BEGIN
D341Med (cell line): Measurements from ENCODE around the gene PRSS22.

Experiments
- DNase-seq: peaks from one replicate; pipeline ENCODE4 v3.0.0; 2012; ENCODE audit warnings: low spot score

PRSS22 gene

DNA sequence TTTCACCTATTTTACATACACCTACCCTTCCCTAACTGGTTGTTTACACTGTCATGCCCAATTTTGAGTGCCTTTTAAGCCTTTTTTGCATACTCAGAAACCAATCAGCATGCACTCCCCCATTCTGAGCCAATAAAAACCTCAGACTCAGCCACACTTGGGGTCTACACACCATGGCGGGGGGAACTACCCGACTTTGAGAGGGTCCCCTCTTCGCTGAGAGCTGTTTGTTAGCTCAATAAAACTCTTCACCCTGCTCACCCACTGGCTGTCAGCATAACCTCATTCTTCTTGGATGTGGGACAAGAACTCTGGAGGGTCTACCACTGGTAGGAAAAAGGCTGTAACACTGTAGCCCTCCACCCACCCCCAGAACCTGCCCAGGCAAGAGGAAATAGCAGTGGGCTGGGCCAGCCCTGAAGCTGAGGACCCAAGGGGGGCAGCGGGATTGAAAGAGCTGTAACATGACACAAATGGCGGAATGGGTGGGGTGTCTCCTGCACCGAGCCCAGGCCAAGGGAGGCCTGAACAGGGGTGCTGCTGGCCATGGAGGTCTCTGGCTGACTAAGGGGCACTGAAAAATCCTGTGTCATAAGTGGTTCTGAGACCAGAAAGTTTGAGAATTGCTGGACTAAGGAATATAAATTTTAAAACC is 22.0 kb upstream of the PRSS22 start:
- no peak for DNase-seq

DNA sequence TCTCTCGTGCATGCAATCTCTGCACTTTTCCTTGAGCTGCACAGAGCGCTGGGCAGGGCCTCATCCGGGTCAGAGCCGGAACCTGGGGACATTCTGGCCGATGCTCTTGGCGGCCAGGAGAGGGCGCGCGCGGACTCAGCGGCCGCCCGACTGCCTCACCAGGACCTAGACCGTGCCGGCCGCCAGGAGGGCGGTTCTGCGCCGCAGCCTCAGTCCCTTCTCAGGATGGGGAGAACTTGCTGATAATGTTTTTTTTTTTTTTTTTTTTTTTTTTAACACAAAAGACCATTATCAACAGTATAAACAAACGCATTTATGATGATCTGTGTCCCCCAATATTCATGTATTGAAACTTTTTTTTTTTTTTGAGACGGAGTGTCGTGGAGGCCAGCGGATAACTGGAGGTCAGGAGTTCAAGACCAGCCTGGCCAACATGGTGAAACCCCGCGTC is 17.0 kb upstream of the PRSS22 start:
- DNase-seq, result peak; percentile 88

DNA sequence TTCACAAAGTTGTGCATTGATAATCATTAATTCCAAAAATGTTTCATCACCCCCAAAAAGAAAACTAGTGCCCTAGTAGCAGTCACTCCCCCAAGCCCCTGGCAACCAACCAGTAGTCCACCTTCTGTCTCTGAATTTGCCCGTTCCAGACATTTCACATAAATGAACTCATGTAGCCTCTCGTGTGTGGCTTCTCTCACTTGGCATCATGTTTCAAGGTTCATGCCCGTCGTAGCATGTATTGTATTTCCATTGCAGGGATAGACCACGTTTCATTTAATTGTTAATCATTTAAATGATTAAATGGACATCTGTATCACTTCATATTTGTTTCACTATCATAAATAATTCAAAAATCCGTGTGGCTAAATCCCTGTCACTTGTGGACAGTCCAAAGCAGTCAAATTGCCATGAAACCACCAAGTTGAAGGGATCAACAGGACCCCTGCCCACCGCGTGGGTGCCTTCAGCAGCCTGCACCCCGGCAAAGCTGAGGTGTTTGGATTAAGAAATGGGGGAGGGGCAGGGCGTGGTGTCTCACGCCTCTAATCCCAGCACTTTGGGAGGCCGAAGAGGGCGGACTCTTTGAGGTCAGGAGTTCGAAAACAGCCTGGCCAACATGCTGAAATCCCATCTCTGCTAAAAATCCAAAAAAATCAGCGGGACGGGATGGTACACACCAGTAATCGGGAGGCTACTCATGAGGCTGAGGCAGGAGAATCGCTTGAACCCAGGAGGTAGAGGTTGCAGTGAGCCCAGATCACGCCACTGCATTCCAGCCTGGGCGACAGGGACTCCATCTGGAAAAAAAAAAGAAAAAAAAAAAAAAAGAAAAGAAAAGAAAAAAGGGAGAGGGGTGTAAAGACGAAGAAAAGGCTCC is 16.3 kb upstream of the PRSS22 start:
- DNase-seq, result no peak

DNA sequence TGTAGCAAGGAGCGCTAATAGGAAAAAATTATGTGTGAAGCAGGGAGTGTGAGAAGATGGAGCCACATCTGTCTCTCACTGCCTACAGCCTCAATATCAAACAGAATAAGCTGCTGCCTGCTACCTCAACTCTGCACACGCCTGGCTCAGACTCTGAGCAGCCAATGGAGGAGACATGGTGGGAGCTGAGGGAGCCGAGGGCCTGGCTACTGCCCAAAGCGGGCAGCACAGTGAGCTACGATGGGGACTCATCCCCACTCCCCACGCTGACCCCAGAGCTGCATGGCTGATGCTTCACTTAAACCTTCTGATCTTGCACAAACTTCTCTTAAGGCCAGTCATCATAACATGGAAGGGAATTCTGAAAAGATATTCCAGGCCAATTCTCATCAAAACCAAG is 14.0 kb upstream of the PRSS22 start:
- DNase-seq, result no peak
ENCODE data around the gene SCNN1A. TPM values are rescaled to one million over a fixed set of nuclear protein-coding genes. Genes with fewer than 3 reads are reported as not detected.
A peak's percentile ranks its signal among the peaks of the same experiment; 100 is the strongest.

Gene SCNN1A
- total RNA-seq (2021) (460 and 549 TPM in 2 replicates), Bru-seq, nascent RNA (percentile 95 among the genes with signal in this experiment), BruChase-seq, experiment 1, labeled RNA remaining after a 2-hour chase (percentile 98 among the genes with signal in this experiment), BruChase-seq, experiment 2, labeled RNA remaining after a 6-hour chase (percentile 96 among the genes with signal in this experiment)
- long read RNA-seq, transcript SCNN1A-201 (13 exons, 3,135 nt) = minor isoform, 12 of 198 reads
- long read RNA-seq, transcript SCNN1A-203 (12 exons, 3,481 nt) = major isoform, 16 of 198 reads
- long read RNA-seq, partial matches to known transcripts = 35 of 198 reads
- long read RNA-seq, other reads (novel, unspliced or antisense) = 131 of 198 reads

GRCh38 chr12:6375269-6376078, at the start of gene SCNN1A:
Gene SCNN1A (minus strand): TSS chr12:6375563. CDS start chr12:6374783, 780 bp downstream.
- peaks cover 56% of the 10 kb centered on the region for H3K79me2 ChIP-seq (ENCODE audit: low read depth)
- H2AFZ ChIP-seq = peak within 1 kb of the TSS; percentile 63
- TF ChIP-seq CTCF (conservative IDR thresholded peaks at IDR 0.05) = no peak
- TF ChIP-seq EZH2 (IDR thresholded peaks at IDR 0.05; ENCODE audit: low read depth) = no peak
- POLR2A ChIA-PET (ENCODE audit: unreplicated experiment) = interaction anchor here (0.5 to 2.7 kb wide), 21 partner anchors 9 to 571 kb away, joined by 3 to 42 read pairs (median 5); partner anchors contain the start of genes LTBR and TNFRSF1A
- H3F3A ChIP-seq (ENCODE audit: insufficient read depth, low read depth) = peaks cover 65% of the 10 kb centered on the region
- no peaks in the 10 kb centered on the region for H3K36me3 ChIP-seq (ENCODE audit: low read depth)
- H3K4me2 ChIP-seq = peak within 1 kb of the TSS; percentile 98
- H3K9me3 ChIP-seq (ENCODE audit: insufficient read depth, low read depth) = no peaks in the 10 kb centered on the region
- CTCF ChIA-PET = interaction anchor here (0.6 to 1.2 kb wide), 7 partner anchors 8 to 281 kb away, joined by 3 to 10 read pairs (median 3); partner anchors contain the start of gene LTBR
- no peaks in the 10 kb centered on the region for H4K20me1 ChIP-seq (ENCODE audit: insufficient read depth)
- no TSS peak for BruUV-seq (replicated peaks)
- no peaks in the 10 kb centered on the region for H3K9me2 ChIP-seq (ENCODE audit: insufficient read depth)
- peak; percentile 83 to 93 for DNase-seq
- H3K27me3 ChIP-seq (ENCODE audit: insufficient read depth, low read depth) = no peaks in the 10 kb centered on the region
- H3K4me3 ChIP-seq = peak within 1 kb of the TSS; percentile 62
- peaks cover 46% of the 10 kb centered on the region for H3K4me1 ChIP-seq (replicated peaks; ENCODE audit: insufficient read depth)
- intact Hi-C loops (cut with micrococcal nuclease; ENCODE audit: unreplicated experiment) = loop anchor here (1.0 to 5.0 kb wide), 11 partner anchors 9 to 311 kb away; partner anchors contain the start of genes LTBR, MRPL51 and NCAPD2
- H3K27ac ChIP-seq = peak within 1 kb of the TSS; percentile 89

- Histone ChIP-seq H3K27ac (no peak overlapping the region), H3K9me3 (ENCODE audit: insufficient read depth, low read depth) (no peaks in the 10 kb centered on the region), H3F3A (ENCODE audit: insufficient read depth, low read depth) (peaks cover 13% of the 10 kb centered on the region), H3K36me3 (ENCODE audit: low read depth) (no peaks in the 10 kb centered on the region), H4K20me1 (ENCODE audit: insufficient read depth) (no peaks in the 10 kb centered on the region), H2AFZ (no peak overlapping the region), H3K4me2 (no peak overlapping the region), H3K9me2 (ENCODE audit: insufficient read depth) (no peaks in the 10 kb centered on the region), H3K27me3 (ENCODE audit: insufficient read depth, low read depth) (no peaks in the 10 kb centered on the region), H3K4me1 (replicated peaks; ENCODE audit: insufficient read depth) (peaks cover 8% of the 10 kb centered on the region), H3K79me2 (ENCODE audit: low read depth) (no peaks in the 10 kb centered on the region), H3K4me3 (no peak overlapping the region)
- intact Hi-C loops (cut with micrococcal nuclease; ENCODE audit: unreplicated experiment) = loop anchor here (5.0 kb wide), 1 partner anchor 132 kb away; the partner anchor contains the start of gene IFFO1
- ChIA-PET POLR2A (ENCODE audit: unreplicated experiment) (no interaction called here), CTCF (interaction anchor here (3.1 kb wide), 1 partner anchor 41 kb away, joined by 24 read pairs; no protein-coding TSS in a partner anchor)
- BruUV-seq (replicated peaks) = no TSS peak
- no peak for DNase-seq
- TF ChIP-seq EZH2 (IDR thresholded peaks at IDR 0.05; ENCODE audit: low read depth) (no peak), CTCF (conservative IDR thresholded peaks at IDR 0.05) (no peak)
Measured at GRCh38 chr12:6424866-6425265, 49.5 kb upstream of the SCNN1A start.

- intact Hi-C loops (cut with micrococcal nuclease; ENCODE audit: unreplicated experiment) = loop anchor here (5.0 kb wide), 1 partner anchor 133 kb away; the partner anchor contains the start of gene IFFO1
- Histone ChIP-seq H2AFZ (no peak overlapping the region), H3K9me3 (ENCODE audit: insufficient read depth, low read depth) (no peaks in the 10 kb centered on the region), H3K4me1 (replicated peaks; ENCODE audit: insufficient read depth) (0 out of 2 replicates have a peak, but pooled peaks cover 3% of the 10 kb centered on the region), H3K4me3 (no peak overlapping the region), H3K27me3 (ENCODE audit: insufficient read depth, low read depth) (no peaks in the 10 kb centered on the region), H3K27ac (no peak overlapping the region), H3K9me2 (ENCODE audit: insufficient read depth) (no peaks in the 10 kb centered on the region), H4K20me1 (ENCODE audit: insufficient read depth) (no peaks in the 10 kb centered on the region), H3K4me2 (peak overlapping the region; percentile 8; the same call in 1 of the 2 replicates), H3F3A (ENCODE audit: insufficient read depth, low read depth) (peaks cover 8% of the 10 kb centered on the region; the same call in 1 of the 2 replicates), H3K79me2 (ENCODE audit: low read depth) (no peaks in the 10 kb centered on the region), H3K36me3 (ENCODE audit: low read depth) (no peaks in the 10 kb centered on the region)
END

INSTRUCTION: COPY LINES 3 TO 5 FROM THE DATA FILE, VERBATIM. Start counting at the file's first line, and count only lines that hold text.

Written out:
- DNase-seq: peaks from one replicate; pipeline ENCODE4 v3.0.0; 2012; ENCODE audit warnings: low spot score

PRSS22 gene

DNA sequence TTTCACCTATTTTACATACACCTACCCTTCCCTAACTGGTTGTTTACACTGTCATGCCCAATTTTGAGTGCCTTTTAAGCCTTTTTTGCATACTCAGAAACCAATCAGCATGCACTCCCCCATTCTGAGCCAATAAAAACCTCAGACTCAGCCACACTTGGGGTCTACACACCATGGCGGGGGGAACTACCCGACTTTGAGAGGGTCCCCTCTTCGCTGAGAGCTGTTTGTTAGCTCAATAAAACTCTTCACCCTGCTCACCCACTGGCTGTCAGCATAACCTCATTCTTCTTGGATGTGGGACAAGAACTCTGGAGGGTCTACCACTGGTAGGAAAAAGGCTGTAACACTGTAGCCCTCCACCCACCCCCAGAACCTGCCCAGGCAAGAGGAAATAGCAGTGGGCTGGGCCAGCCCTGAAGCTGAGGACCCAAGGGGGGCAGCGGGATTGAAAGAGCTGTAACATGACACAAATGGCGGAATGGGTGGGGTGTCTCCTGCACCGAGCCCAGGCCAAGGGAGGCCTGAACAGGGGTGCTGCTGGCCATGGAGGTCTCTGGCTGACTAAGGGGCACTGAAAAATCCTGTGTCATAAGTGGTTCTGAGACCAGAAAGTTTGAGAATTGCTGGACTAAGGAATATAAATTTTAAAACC is 22.0 kb upstream of the PRSS22 start: